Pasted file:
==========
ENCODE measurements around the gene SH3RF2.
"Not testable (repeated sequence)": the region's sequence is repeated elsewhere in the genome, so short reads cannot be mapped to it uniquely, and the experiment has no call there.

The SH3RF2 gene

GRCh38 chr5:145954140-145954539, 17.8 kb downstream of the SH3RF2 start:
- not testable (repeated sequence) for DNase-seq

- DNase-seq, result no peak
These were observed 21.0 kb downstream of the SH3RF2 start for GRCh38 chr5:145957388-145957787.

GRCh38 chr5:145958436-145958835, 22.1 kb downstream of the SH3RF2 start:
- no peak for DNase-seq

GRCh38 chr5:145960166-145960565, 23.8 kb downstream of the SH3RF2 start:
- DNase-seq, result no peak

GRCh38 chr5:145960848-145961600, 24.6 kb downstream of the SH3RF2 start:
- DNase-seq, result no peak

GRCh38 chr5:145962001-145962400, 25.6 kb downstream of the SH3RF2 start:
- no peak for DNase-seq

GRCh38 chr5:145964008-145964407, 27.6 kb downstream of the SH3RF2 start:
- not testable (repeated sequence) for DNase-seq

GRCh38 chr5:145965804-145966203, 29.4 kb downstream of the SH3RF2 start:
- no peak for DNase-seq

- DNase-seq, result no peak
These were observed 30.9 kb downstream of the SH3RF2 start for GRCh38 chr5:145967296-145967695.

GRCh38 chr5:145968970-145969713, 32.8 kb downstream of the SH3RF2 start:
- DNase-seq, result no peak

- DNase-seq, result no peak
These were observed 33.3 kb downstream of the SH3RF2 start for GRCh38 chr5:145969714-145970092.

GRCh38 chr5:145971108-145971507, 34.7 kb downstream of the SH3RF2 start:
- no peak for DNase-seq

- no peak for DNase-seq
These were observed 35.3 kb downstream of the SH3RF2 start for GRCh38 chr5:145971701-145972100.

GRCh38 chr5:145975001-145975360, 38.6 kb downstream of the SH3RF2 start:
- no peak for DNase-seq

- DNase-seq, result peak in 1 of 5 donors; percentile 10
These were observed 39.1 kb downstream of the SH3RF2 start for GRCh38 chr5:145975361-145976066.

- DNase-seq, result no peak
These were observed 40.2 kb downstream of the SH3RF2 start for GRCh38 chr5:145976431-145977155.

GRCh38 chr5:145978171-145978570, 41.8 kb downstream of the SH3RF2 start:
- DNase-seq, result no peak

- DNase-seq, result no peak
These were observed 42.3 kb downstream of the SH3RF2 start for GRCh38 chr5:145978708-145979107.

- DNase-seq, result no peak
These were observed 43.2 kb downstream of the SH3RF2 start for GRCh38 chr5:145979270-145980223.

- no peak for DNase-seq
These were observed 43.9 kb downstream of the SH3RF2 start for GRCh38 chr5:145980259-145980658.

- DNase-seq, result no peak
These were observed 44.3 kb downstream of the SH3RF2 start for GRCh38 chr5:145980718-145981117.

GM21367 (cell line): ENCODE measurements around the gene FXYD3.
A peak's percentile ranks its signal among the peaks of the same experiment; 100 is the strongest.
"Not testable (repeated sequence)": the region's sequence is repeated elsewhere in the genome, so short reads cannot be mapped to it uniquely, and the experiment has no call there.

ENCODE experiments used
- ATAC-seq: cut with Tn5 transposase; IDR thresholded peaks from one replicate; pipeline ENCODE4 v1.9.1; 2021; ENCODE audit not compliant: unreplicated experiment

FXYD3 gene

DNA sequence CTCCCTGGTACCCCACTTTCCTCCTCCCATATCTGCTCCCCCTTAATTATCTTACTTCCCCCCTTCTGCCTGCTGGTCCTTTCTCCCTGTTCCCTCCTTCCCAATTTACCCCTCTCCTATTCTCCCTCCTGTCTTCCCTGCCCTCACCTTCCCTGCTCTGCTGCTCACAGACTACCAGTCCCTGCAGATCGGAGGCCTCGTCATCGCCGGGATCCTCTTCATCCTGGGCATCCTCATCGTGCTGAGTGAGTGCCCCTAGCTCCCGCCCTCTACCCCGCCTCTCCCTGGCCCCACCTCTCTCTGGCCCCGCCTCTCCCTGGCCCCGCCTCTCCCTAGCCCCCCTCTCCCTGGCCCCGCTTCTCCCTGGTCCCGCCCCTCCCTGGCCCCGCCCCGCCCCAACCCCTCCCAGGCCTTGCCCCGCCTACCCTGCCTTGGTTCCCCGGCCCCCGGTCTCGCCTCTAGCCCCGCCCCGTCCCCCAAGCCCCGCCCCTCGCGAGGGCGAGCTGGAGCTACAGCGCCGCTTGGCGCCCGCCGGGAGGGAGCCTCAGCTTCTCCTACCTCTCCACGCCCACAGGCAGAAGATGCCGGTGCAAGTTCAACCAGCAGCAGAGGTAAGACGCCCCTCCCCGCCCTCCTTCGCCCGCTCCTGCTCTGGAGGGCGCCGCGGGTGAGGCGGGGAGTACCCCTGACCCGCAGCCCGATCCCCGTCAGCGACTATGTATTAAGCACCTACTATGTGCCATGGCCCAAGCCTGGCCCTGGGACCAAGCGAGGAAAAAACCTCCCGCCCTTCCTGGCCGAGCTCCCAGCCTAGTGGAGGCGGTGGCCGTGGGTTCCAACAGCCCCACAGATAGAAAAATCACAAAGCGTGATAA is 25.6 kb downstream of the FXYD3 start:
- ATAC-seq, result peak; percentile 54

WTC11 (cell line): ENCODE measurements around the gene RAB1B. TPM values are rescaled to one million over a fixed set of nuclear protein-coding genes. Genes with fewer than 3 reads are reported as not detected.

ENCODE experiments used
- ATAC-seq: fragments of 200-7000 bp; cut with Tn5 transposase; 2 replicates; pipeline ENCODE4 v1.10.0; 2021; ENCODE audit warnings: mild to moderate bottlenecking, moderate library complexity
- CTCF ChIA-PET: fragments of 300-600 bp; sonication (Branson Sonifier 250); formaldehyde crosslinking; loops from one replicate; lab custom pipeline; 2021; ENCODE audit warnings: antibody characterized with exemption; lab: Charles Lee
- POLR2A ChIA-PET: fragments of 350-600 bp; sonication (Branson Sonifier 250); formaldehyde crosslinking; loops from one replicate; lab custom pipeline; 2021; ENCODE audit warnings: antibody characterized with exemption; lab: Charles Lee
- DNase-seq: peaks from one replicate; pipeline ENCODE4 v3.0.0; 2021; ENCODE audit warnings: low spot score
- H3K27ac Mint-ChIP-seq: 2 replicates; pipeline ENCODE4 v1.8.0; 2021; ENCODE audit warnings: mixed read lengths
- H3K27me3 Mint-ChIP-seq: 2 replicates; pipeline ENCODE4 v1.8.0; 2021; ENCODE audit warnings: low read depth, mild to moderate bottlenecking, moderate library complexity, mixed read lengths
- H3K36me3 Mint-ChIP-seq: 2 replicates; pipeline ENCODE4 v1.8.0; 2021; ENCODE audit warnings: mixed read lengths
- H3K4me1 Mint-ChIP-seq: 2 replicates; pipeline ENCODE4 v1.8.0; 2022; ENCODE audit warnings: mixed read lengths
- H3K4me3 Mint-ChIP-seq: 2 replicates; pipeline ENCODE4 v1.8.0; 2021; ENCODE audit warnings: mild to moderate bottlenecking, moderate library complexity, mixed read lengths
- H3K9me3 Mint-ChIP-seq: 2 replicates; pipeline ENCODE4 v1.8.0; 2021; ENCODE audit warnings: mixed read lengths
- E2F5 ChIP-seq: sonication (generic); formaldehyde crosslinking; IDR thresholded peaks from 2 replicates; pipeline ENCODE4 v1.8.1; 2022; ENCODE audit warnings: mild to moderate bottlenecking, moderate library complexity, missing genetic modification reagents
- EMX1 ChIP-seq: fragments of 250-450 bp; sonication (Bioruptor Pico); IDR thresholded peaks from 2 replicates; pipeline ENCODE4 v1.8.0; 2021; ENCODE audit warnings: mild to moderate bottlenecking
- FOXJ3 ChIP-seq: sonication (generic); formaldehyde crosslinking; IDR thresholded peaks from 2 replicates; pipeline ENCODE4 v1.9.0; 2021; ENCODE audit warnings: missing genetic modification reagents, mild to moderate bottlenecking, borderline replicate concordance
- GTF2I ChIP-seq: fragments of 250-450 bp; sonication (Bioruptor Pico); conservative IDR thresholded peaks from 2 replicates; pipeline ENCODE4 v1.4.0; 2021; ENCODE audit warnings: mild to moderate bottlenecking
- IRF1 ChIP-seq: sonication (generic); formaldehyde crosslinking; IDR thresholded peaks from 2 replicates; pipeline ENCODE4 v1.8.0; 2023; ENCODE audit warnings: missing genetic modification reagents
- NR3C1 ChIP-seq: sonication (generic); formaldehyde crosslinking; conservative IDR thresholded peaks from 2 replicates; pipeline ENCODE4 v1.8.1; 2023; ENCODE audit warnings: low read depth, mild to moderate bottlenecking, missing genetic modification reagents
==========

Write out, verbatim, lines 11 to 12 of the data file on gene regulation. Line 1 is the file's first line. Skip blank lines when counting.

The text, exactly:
- DNase-seq, result no peak

GRCh38 chr5:145960848-145961600, 24.6 kb downstream of the SH3RF2 start: